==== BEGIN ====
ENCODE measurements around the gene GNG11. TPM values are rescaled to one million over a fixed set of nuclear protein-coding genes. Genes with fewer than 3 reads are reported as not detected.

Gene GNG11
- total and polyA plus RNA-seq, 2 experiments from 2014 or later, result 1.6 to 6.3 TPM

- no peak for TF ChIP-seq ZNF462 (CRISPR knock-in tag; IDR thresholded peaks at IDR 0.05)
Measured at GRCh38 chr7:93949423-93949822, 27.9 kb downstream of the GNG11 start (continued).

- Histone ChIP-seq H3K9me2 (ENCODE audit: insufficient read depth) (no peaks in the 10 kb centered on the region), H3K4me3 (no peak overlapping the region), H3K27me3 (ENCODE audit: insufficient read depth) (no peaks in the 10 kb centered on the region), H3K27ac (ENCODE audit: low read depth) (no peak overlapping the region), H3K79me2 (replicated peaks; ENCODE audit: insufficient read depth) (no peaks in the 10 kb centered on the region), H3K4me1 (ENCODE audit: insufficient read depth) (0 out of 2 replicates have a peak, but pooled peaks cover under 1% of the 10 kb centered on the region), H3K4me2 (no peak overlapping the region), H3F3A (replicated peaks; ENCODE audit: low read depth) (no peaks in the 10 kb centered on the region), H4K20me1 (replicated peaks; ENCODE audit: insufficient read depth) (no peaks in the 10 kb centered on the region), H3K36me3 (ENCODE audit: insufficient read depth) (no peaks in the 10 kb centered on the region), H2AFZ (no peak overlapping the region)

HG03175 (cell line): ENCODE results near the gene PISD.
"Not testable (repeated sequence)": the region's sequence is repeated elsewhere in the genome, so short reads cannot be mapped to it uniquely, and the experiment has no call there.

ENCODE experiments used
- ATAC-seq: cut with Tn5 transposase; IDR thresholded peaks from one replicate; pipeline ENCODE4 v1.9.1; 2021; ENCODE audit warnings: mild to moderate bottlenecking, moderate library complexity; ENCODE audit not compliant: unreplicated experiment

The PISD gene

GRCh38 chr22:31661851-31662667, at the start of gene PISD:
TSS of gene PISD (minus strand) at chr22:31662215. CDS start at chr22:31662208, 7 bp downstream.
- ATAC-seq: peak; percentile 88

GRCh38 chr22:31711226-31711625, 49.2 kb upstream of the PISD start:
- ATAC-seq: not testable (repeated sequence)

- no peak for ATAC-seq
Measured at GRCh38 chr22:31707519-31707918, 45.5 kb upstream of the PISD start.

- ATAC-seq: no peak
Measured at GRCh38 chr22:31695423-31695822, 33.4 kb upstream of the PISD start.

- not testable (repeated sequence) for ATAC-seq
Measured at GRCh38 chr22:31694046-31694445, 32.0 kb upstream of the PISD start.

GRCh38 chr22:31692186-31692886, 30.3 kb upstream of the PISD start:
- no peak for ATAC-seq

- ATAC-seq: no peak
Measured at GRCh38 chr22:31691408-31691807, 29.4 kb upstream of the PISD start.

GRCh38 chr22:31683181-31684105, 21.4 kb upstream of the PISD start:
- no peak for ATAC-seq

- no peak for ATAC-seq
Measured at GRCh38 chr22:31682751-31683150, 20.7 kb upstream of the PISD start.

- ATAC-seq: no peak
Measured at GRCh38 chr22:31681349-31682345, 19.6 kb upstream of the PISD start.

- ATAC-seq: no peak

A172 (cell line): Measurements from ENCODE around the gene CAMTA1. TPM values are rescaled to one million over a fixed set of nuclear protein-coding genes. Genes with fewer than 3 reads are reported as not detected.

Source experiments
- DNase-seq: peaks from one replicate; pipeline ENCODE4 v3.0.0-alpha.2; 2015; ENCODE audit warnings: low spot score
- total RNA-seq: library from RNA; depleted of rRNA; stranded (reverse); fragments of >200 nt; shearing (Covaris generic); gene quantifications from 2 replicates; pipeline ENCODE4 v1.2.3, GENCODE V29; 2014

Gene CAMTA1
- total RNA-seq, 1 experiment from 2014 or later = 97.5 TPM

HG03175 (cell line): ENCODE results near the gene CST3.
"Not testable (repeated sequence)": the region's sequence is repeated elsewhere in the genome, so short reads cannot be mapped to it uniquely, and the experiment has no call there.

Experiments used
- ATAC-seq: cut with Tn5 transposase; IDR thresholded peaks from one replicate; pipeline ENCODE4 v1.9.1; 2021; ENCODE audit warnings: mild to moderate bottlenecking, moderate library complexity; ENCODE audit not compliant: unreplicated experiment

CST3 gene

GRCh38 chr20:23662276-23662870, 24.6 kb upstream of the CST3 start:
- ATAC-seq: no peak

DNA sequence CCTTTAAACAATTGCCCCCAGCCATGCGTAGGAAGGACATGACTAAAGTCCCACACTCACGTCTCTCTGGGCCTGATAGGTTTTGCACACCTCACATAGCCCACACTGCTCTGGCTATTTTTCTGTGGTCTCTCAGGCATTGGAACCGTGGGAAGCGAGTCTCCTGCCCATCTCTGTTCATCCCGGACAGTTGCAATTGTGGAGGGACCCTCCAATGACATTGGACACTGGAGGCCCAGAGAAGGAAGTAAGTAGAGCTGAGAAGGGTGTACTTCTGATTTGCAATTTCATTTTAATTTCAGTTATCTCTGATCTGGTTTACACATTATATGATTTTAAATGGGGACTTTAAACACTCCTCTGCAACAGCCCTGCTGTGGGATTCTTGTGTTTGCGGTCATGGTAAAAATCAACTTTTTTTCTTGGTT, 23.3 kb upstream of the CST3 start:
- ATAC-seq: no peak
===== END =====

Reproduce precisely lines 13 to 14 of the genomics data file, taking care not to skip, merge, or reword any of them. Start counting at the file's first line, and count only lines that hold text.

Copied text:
TSS of gene PISD (minus strand) at chr22:31662215. CDS start at chr22:31662208, 7 bp downstream.
- ATAC-seq: peak; percentile 88